I also uncovered a fair amount of experiments I’d want to see. There are a lot of What Ifs. What if that scene between Claudius and Laertes were played as a Vaudeville routine? What if Horatio was the spy? Not just Rosencrantz and Guildenstern. What if Hamlet Senior had killed his father to become king? What if we saw that? What if Claudius saw it and we saw him see it? Do we develop sympathy for him?
There are so many imaginary productions and/or production moments that I found I wanted to see. This is kind of interesting because after all these years of seeing so much Shakespeare, I find it hard to get excited to see my twentieth Hamlet or seven millionth Romeo and Juliet. But it’s clear that I’d be 100% bought in to see any number of text based experiments.
Other themes that came up a lot were related to Shakespeare’s genius with the little lines. I was moved, over and over, by all the lines that seem like they’re no big deal but are actually packing extraordinary narrative or poetic punch.
My relationships with the characters didn’t change much (except for good old Marcellus.) I suppose I grew to sympathize with Ophelia instead of just being annoyed by her obedience. And I have some thoughts about that English ambassador who comes in at the end and I never paid him any mind before. There are a lot of characters who I’d enjoy seeing receive the Rosencrantz and Guildenstern Are Dead treatment — and getting their own plays.
Some of my favorite moments were the lines that inspired their own longer narratives — separate from Hamlet. There are stories about a carp, a monster and a witch that bubbled up out of the source. There’s also a list of rejected ways for Laertes to kill Hamlet with an organ that still cracks me up. I did a fair amount of making myself laugh.
Most of the lines ended up as just a conversation between me and the sentence. There are a lot of entries of me trying to work it out in front of you. I’m showing my work — like a math problem.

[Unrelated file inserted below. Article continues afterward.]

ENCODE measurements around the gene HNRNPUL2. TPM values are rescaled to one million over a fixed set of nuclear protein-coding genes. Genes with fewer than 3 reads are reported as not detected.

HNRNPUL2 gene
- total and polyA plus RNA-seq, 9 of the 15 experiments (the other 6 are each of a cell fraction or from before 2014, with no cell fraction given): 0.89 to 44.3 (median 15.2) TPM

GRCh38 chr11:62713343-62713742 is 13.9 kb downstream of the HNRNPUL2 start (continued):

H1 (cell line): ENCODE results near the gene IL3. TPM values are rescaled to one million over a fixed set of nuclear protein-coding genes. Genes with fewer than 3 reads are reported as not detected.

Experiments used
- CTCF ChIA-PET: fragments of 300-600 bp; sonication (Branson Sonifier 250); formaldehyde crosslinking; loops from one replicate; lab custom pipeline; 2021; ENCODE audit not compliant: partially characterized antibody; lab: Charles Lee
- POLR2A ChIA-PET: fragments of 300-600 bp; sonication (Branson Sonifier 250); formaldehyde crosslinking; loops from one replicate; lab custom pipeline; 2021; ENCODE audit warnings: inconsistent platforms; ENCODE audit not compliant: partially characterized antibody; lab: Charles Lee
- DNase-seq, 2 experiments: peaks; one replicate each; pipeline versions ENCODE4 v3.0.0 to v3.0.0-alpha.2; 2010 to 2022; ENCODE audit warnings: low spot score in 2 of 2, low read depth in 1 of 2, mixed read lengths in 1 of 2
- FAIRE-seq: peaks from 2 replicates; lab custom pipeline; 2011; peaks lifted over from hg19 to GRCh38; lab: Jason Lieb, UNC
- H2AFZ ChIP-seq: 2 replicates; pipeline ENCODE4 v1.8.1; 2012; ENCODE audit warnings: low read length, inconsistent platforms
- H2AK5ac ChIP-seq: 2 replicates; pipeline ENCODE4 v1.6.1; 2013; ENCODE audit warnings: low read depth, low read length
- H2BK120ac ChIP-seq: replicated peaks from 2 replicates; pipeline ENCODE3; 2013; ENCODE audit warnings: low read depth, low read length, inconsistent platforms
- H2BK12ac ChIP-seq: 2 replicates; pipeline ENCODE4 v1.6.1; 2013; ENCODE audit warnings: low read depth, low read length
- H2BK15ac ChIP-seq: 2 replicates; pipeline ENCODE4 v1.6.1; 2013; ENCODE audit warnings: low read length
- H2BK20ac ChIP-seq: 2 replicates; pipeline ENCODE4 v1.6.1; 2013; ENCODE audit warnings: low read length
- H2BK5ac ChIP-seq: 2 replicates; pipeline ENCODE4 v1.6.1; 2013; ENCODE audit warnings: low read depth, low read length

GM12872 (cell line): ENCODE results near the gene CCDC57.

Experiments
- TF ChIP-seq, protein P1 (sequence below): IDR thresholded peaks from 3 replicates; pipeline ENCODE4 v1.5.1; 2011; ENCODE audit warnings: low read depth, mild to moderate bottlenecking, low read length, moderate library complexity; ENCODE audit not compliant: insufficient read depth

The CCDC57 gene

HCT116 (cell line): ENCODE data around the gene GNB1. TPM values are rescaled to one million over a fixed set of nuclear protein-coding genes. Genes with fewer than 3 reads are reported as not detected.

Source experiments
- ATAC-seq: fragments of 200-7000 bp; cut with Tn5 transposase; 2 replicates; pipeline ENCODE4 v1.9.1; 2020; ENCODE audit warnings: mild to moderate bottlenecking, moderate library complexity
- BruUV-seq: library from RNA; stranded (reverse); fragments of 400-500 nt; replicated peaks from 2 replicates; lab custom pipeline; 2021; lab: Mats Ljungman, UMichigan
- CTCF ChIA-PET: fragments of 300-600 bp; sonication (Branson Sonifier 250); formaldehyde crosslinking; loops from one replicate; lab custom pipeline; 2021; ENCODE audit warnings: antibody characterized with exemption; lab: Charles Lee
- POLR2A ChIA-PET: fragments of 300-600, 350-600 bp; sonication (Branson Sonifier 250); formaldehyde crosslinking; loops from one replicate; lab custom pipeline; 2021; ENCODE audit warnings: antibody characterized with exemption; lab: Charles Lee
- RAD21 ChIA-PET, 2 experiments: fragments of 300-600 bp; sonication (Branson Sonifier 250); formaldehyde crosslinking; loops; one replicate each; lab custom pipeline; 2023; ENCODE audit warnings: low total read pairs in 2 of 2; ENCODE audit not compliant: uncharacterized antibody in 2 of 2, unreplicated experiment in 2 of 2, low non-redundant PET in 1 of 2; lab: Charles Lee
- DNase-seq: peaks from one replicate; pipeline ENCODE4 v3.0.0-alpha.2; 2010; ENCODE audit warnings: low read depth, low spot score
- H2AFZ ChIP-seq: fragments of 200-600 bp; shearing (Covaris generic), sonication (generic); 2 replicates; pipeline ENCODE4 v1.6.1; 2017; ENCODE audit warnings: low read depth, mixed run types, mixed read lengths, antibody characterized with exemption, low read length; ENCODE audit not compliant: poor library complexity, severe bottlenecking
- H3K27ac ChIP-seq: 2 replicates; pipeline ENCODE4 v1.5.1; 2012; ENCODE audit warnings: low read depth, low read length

That’s probably the Shakespeare educator in me. I am never interested in explaining a line to students but I can happily take someone through a process of figuring it out. A lot of lines are just me figuring it out.
There’s a lot of project here. There are a lot of lines in Hamlet! But in a way, that’s why the internet is a good place for this. It is much too much to read all at once. I think it would be a rather relentless book. Words connected to line after line start to become too much after a while. But as a place you can just click around, it’s a reasonably fun playground. It’s a place where, if you felt like reading JUST Polonius ‘ lines — you could.
It’s done now. And also not done. I’m still uploading lines I wrote about two years ago. It may be a while before I reach the end of the play on the internet but my writing process is complete. The uploading goes on.
If you were one (or many) of the 94,113 views, thank you. It means a lot to be seen.
The rest is silence.
Or — actually — the rest just needs to be uploaded. Then it will be silence.
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Originally published at http://artiststruggle.wordpress.com on July 30, 2019.